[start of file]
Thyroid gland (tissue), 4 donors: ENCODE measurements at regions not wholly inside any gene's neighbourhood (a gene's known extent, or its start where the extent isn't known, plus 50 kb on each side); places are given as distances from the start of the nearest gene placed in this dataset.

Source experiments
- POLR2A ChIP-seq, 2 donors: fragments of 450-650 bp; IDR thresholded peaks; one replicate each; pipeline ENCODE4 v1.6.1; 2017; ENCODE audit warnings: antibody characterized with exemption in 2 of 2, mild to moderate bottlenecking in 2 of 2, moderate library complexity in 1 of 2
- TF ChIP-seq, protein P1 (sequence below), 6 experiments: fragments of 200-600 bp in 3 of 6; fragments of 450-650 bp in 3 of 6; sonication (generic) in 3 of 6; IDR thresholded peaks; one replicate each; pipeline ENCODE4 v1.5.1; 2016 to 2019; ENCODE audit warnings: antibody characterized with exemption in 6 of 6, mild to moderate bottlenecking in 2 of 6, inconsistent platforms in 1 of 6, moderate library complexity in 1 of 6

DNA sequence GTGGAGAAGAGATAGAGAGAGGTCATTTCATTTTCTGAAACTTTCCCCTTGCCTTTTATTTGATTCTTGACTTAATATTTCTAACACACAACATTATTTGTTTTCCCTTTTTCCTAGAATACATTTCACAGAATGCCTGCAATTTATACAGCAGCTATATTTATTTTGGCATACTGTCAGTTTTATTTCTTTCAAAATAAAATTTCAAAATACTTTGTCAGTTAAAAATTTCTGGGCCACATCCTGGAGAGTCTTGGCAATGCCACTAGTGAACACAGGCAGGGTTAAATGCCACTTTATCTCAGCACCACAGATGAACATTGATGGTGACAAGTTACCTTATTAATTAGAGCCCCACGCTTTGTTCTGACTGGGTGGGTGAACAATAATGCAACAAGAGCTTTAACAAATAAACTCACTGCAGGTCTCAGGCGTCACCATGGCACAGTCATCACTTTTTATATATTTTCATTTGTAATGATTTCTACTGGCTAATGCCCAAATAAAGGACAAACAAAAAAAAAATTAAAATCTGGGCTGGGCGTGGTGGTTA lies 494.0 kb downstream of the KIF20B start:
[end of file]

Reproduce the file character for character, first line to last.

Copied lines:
Thyroid gland (tissue), 4 donors: ENCODE measurements at regions not wholly inside any gene's neighbourhood (a gene's known extent, or its start where the extent isn't known, plus 50 kb on each side); places are given as distances from the start of the nearest gene placed in this dataset.

Source experiments
- POLR2A ChIP-seq, 2 donors: fragments of 450-650 bp; IDR thresholded peaks; one replicate each; pipeline ENCODE4 v1.6.1; 2017; ENCODE audit warnings: antibody characterized with exemption in 2 of 2, mild to moderate bottlenecking in 2 of 2, moderate library complexity in 1 of 2
- TF ChIP-seq, protein P1 (sequence below), 6 experiments: fragments of 200-600 bp in 3 of 6; fragments of 450-650 bp in 3 of 6; sonication (generic) in 3 of 6; IDR thresholded peaks; one replicate each; pipeline ENCODE4 v1.5.1; 2016 to 2019; ENCODE audit warnings: antibody characterized with exemption in 6 of 6, mild to moderate bottlenecking in 2 of 6, inconsistent platforms in 1 of 6, moderate library complexity in 1 of 6

DNA sequence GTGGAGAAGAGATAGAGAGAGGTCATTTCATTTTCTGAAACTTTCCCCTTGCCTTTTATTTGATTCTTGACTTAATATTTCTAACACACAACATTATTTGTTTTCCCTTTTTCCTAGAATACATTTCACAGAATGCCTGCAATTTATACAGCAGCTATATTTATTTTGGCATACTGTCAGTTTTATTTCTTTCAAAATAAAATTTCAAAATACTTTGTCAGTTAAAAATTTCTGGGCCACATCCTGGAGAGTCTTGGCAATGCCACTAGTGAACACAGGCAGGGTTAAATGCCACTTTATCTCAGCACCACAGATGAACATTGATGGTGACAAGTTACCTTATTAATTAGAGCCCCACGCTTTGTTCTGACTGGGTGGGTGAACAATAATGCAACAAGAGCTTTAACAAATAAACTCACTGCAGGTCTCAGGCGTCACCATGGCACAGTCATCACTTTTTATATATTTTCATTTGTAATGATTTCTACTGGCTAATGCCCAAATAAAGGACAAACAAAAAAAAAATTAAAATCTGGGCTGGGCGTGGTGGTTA lies 494.0 kb downstream of the KIF20B start: